Moreover, this allows you to ensure that your API server can handle traffic without overloading or crashing. Additionally, UserRateThrottle helps prevent users from abusing your API resources, leading to a better user experience. Furthermore, DRF also provides other built-in throttling classes such as AnonRateThrottle and ScopedRateThrottle to limit anonymous user requests and limit requests by specific scopes respectively. These throttling classes can help prevent abuse of your API and ensure that it remains performant for all users.

The UserRateThrottle class determines the rate at which requests can be made using the user ID. By default, it restricts the number of requests to one per second. Hence, if a user makes additional requests within a second, the server will throttle them, resulting in a 429 “Too Many Requests” response.

To use UserRateThrottle, you need to add it to the list of throttling classes in your DRF settings. Here’s an example:

        'user': '10/minute'

This code adds UserRateThrottle to the list of default throttling classes, and sets the rate limit for individual users to 10 requests per minute. You can adjust the rate limit as needed for your specific use case.

It’s worth noting that UserRateThrottle only limits the rate at which individual users can make requests.

Other built-in DRF throttling classes, such as the AnonRateThrottle or the ScopedRateThrottle, allow you to limit the rate at which all requests to your API can be made.

Additionally, you can use these classes to regulate the amount of traffic your API receives.Alternatively, you can create your own custom throttling class.

A simple project on UserRateThrottle in Django

To limit the number of requests made by each user, we’ll create a simple API that enables users to retrieve a list of books from a database.

Here are the steps to create this project:

  1. Create a new Django project and app:
django-admin startproject throttle_project
cd throttle_project
python startapp books
  1. Install Django Rest Framework:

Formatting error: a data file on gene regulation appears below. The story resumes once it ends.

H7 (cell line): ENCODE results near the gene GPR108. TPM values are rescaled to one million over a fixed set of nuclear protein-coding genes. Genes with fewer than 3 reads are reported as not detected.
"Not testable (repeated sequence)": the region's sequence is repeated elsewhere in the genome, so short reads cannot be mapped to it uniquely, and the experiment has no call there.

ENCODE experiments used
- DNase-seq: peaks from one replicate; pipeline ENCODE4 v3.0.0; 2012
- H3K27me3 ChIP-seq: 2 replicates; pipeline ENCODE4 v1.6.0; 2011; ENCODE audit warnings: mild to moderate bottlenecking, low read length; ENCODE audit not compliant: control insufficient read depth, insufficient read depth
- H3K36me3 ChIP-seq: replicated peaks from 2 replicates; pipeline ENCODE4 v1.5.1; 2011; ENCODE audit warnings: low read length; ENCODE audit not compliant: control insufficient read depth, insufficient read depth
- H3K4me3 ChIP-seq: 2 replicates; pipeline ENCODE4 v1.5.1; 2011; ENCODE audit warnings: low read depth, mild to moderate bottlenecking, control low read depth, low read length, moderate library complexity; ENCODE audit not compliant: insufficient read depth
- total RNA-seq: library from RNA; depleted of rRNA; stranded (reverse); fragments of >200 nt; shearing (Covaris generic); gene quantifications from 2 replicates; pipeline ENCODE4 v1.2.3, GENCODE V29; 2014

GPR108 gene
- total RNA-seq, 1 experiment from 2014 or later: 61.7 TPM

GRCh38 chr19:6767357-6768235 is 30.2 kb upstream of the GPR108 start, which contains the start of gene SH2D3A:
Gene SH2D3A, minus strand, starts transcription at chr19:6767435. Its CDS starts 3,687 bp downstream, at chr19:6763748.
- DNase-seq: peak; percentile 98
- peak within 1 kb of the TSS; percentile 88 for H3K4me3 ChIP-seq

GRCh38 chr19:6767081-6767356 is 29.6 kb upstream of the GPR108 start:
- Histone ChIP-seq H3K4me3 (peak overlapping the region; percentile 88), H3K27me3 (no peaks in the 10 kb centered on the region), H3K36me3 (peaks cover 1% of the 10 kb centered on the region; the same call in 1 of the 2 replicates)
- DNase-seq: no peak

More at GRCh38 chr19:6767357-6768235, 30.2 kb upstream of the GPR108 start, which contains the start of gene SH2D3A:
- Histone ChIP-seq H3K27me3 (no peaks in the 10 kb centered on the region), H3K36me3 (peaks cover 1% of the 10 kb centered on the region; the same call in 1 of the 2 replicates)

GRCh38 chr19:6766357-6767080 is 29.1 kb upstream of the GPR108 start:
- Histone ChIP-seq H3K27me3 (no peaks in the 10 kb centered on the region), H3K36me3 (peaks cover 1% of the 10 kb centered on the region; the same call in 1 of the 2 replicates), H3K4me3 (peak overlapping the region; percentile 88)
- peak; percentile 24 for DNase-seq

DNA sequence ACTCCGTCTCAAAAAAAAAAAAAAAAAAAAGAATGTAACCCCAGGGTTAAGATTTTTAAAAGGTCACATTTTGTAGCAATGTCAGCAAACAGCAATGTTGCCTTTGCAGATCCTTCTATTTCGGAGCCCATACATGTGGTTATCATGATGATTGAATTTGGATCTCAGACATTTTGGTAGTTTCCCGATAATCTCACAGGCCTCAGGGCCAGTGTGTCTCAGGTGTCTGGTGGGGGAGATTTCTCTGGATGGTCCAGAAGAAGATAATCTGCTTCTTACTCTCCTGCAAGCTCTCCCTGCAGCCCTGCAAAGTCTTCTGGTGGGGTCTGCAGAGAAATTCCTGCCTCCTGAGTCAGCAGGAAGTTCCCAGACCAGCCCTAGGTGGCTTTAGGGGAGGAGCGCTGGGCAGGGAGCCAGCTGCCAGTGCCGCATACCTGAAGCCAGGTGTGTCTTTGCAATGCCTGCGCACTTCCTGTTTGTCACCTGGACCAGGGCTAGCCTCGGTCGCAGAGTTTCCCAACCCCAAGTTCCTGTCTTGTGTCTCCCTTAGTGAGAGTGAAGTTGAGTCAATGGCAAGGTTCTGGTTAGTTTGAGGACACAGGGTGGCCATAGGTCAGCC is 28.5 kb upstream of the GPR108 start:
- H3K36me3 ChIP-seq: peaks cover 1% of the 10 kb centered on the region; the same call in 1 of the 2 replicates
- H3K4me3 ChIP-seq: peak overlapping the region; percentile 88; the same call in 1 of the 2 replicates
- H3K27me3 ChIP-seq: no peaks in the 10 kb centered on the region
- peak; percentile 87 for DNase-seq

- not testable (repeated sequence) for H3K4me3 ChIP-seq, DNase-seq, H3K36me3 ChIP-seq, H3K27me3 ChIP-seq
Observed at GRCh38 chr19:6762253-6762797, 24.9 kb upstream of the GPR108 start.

pip install djangorestframework
  1. Add ‘rest_framework’ to the INSTALLED_APPS list in
  2. Define a Book model in
from django.db import models

class Book(models.Model):
    title = models.CharField(max_length=100)
    author = models.CharField(max_length=100)
    description = models.TextField()
    published_date = models.DateField()
  1. Define a Book serializer in
from rest_framework import serializers
from books.models import Book

class BookSerializer(serializers.ModelSerializer):
    class Meta:
        model = Book
        fields = ('id', 'title', 'author', 'description', 'published_date')
  1. Define a Book view in
from rest_framework import generics
from rest_framework.throttling import UserRateThrottle
from books.models import Book
from books.serializers import BookSerializer

class BookList(generics.ListAPIView):
    queryset = Book.objects.all()
    serializer_class = BookSerializer
    throttle_classes = [UserRateThrottle]
  1. Define a URL pattern in
from django.urls import path
from books.views import BookList

urlpatterns = [
    path('books/', BookList.as_view(), name='book_list'),
  1. Set the default rate for UserRateThrottle in
        'user': '10/minute'
  1. Run the server:
python runserver

he /books/ endpoint now allows you to make requests, but each user has a limit of 10 requests per minute.If a user exceeds this limit, the server will return a 429 “Too Many Requests” response.

That’s it! This is a simple example of how to use UserRateThrottle in Django to limit the rate of requests made by individual users to your API. Of course, you can customize the rate limit and other settings to suit your specific needs.